AMC’s The Walking Dead, as a rule, isn’t the sort of series that provides a lot of belly laughs. There might be some chuckles during some of its weirdness or the occasional put-down, but mostly it wants to convey the danger and dread that permeates the world of the show. I assume that was also the case with tonight’s episode, “On the Inside,” but it failed spectacularly. Emphasis on the spectacular.
I know I’ve discussed this before (we’re on season 11, I’ve discussed everything before) but other than random assholes and the Saviors, the human foes of The Walking Dead tend to be ridiculous in some form or another. It started with the Governor (David Morrissey), who kept severed zombies heads in an aquarium in his living room and his zombified daughter in the closet. Most recently, it’s the Reapers, who are playing the zombie apocalypse like it’s a first-person shooter. The Whisperers, ‘nuff said. And yet, I believe tonight’s new foe tops them all in terms of ludicrousness.
“On the Inside” mainly wanted to be a traditional slasher flick, which is a genuinely interesting choice for a show that is primarily a horror drama. It begins with the long-awaited return of Connie (Lauren Ridloff, who was busy making Marvel’s Eternals), still with Virgil (Kevin Carroll), running from zombies and perhaps other creatures into a spooky house for shelter. The tropes start mounting immediately, as Connie finds hilariously old paintings and photos—as if they’re from a mansion—with the eyes all stabbed out. Connie is understandably freaked out, and even more so when she sees a bloodshot eye staring at her from a hole. She runs to Virgil and signs they have to leave, but he points out that she hasn’t slept in days and she’s still pretty traumatized for getting stuck in a collapsed cave with a bunch of zombies. He suggests she might be seeing things, but she’s so upset they check the house again and find nothing... until a door slams, separating the two, and the killer—or should I say killers—begin their attack. Connie is chased through the house, into a basement whose floor is covered with human bones. Some very bad people are clearly living here.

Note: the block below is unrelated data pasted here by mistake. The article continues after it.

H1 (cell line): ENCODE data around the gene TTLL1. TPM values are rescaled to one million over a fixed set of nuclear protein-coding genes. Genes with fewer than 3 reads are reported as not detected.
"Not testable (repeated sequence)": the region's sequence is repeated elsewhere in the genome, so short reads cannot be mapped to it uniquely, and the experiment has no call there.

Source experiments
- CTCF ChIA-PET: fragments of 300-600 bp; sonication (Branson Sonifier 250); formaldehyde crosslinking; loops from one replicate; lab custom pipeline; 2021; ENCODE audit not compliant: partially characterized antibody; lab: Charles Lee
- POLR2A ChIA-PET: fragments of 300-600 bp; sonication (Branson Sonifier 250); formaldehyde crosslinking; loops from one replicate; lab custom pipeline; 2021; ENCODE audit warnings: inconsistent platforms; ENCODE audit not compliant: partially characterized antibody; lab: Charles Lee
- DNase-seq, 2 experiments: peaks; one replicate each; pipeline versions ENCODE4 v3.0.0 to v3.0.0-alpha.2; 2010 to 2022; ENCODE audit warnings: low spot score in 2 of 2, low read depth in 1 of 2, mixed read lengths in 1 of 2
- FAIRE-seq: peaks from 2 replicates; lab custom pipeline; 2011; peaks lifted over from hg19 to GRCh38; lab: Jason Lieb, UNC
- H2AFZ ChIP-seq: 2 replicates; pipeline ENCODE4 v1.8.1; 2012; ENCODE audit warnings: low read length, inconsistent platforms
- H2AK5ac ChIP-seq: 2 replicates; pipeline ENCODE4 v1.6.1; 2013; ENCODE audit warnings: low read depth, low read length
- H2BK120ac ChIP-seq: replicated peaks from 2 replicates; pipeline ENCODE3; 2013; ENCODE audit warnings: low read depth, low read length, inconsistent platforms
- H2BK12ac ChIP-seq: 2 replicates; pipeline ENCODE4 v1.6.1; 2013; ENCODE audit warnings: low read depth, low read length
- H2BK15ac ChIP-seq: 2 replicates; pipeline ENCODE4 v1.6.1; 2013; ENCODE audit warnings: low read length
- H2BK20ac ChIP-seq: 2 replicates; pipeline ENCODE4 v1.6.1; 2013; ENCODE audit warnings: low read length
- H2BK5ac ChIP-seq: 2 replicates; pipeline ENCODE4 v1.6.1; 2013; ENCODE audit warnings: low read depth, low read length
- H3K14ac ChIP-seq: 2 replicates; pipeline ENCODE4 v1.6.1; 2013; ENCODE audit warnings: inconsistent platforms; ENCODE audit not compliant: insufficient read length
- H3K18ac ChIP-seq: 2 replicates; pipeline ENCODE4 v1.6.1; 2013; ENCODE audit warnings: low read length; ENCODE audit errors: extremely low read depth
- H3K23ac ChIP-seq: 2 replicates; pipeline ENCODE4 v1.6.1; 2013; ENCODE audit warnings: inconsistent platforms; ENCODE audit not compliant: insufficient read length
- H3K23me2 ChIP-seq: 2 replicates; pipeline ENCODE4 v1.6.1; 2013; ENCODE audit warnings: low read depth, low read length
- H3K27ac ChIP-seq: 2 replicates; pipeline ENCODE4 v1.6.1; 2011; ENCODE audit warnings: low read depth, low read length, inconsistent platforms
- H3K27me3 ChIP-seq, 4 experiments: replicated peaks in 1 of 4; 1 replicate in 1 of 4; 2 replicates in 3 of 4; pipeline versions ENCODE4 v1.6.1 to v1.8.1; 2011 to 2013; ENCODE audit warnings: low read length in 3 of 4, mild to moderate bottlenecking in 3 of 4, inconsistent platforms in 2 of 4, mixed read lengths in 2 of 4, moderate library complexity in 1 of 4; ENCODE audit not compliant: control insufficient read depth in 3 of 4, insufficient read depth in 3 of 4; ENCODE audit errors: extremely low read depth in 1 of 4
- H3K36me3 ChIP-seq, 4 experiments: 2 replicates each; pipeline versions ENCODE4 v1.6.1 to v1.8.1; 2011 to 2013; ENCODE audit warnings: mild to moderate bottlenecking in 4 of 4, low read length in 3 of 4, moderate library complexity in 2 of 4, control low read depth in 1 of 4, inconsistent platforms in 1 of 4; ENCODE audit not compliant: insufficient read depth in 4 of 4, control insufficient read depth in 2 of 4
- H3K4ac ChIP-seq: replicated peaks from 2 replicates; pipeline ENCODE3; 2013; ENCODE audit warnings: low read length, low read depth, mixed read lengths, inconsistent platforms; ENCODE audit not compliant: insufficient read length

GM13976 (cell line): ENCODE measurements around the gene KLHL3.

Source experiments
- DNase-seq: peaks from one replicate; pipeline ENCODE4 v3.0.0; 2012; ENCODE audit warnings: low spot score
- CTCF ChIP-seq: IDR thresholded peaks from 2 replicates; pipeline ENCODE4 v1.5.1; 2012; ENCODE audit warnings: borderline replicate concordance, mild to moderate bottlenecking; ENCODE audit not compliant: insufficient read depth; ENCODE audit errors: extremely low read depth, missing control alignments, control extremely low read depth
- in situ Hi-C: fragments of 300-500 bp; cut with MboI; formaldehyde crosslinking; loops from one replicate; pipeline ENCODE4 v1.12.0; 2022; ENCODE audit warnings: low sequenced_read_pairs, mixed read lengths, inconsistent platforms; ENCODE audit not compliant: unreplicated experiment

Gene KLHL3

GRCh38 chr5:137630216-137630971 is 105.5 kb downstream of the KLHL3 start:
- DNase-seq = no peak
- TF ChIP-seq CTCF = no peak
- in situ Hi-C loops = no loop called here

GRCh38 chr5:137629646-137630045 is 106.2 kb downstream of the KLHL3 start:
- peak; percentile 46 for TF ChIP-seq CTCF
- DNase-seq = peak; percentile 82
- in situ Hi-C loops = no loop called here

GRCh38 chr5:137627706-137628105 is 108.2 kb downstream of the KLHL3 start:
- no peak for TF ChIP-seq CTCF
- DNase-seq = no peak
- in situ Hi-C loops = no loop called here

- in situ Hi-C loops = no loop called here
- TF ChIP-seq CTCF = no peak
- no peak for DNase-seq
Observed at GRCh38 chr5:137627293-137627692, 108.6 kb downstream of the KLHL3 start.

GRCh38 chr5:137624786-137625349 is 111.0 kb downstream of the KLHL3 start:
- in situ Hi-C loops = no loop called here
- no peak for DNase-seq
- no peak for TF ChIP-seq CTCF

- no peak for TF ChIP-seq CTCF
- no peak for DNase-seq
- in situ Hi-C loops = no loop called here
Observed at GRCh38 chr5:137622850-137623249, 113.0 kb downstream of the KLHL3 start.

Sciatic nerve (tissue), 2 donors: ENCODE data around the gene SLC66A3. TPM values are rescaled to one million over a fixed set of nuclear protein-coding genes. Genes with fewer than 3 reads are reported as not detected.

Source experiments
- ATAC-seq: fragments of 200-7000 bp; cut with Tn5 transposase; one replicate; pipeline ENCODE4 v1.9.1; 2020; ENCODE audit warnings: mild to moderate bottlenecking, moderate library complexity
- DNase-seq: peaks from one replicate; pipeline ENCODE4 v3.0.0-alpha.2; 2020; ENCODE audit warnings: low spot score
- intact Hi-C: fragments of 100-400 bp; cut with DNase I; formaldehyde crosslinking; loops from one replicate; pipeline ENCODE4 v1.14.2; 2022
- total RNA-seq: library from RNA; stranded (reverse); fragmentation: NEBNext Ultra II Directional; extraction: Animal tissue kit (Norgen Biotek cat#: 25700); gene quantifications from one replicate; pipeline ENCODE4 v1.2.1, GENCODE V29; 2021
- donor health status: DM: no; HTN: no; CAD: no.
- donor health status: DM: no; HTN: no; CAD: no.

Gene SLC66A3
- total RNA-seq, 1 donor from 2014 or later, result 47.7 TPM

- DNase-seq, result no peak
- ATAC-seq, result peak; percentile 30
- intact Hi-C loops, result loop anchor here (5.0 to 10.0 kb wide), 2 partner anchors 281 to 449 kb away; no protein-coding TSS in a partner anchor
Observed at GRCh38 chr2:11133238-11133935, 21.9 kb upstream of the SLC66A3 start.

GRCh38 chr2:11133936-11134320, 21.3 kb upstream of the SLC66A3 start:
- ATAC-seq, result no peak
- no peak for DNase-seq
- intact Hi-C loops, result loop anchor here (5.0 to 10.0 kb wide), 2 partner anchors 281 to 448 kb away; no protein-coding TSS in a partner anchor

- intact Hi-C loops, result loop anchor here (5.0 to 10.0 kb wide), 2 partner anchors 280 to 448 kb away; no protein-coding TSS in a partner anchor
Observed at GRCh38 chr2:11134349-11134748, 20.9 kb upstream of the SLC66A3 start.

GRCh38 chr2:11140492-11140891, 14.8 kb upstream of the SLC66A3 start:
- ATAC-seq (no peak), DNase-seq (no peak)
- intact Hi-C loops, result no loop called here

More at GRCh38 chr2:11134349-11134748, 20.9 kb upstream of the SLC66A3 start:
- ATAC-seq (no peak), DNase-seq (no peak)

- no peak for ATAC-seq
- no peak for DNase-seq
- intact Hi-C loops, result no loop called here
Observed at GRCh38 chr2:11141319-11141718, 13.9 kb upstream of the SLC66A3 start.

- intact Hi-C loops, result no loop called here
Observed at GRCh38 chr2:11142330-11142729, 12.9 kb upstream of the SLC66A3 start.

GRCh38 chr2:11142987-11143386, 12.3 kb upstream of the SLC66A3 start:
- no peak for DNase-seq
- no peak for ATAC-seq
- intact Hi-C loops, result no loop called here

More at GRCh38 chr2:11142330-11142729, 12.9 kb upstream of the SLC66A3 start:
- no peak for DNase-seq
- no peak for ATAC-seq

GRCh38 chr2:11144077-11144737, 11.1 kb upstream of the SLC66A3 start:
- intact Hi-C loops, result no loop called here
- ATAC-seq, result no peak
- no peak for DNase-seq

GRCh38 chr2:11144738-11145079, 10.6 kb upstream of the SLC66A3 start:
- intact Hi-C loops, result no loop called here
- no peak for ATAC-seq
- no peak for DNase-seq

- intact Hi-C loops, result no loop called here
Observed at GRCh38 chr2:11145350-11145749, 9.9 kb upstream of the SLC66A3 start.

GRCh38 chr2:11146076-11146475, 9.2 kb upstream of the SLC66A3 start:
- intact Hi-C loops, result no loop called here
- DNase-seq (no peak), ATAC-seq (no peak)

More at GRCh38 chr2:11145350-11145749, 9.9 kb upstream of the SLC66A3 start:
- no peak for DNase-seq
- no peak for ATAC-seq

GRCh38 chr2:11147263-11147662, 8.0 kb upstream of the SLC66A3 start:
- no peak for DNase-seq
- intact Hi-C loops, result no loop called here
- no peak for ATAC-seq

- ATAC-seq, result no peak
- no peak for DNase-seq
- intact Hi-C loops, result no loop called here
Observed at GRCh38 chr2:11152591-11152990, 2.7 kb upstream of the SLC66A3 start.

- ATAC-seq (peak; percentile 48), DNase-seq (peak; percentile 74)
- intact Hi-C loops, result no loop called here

I assume that Ridloff, who is deaf in real life, was cool with the episode and felt the disability was treated sensitively in the script. But it’s so effective at heightening the tension it almost feels a little exploitative. Whenever Connie is on her own, the episode goes silent to mirror her, and knowing she wouldn’t be able to sense someone sneaking up behind her had me on the proverbial edge of my seat. When she sees someone sneaking up behind Virgil and can’t say anything, it’s nerve-wracking. And when Connie, who’s trapped behind a wall and can only tap out to reveal her presence but not her identity, and a panicked Virgil starts stabbing the wall with his knife, I mean, forget about it. Still, sticking them in a “the killer is in the house” scenario is inherently goofy for The Walking Dead because there are unnumberable killers outside the house, too, but the show mines it for some genuine scares. The problem is the killer, or, rather, the killers.
I call them the Pack because—and I’m literally laughing as I write this—in the 13 years since the apocalypse began, they have become completely feral. They walk on all fours. They speak almost solely in growls and barks. They are wearing nothing but primitive underwear. Through their grunting, they were somehow able to communicate with each other to herd Connie and Virgil into the Death House. I thought it was funny when the people of Terminus turned into cannibals about five minutes after the zombie apocalypse started back in season four, but the Pack takes the cake. I want you to close your eyes and think about how, if the dead walked the Earth, at what point you would find it a sensible decision to scramble on all fours instead of walking upright. Would it be at some point within the first 12 years? Because that’s where we’re at in the TWD timeline. Then you might as well ask yourself when you’d move to a loincloth-exclusive wardrobe, and also forget how to speak with a half-dozen people who at some point had to have a conversation about which room to put all their bones in.